Mayo Clinic Cancer Center Finds Possible Genetic Link To Pancreatic Cancer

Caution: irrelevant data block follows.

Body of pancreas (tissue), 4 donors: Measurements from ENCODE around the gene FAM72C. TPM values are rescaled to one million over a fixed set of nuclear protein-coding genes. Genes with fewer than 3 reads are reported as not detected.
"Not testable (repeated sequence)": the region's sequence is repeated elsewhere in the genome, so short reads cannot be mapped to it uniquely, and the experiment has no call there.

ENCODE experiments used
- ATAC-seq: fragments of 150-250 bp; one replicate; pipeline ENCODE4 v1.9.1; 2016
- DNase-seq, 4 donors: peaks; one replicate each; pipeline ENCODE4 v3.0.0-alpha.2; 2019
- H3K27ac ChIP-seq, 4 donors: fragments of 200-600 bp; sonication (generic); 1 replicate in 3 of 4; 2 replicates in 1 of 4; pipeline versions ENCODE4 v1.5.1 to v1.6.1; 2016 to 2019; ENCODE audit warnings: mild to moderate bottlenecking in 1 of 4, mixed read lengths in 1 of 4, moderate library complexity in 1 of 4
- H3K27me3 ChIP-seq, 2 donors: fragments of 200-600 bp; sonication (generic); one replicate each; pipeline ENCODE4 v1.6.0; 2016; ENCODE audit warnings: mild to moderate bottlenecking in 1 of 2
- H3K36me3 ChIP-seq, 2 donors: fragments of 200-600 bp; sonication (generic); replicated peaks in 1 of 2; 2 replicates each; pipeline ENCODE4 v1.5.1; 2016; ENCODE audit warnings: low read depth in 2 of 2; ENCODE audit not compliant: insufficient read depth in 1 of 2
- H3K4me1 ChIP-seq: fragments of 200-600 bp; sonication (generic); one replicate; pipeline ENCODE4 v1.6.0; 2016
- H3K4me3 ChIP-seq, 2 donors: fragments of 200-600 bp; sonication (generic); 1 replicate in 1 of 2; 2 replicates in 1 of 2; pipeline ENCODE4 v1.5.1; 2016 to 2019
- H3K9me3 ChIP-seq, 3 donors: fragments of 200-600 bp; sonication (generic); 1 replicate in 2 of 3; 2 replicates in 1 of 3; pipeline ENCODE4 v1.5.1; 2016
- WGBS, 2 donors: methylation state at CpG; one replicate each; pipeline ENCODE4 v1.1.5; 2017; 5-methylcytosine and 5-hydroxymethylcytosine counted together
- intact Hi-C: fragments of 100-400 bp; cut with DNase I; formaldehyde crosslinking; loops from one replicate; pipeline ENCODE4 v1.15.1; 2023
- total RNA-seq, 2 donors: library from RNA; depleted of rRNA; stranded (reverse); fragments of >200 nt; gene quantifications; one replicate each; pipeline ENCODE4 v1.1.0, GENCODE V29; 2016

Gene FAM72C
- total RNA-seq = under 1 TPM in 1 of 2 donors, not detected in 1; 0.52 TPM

Mayo Clinic researchers have found the risk of developing pancreatic cancer at a young age (under 60) to be twice as high for people who carry a mutation of the gene that causes cystic fibrosis, compared to noncarriers. Results of a pilot and follow-up study were reported Oct. 14, 2005, online in the journal Gut. Pancreatic cancer kills over 32,000 people in the United States each year Twenty percent are under age 60. "Being able to screen for a genetic mutation that points to a higher risk will enable us to intervene earlier," says Robert McWilliams, M.D., Mayo Clinic oncologist and lead author of the study. "Early screening is one step in the process to developing ways to prevent or cure this deadly disease." Nearly all patients who develop pancreatic cancer will succumb to the disease. A genetic marker that helps physicians find individuals most at risk to develop the cancer also will help find it early enough to perform effective surgery. Individuals who carry the cystic fibrosis gene mutation are at increased risk for pancreatitis -- inflammation of the pancreas. Chronic pancreatitis has been proven to increase the risk of pancreatic cancer 26-fold, which led Mayo Clinic researchers to the hypothesis that mutations in the gene that carries cystic fibrosis may be directly linked to a higher risk for pancreatic cancer.

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